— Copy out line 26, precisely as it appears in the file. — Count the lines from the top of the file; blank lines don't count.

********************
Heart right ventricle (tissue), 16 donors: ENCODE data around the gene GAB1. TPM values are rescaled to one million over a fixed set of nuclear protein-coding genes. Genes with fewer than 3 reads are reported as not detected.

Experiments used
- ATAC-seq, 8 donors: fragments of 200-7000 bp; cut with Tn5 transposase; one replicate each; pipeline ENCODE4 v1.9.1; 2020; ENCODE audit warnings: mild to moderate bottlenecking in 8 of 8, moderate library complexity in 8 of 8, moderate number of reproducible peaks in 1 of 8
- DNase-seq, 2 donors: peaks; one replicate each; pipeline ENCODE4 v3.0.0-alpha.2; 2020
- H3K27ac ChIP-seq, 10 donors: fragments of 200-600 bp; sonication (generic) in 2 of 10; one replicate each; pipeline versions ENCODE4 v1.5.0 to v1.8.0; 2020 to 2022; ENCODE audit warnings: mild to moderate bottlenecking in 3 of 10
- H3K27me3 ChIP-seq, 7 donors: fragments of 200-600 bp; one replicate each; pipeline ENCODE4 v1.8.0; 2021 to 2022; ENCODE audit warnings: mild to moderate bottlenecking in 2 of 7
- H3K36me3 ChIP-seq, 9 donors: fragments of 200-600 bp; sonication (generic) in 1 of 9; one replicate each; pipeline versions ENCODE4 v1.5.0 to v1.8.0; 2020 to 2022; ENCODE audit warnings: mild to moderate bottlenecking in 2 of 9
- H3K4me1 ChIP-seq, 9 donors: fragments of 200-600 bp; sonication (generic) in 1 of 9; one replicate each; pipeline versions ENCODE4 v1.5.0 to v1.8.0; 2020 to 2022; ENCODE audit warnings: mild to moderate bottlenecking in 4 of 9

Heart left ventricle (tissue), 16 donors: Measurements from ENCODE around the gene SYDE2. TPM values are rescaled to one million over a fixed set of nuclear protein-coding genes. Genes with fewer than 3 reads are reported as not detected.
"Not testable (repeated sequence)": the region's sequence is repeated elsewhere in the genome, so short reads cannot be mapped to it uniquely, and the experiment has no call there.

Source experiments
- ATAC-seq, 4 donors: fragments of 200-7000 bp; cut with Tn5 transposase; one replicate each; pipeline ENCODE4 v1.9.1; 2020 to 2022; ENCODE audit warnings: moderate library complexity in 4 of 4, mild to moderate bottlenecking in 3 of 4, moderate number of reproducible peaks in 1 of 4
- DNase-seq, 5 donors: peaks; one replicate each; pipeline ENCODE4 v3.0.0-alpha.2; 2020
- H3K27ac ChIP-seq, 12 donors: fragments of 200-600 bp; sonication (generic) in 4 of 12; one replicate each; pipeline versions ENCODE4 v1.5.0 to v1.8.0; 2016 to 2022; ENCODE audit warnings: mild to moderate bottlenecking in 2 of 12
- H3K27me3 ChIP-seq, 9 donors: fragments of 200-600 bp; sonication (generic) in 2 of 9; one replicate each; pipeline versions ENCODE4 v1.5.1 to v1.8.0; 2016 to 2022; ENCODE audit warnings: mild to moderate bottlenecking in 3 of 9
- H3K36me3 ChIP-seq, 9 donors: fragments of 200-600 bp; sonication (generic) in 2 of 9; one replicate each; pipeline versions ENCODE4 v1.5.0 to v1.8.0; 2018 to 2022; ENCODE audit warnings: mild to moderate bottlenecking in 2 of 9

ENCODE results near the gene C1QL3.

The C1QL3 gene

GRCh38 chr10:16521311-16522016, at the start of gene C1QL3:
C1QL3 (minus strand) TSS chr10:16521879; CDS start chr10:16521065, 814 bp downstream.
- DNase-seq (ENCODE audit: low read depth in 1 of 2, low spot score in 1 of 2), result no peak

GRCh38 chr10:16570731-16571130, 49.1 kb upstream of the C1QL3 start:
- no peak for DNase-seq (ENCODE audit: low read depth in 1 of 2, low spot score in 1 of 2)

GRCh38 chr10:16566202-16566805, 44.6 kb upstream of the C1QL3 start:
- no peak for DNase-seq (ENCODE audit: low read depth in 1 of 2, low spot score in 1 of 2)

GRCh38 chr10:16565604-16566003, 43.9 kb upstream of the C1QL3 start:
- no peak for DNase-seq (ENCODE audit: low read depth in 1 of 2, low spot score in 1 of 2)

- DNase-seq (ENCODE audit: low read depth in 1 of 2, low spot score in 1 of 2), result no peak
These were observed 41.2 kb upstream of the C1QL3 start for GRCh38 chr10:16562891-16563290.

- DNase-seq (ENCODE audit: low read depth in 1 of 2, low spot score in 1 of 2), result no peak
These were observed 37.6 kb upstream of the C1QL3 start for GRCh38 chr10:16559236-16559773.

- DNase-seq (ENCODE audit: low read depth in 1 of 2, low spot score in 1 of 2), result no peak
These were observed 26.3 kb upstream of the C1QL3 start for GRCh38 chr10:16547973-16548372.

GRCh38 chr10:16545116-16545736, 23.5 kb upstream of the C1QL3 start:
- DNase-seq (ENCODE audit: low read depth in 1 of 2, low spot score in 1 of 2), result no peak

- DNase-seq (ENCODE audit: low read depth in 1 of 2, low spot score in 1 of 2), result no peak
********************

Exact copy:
GRCh38 chr10:16565604-16566003, 43.9 kb upstream of the C1QL3 start: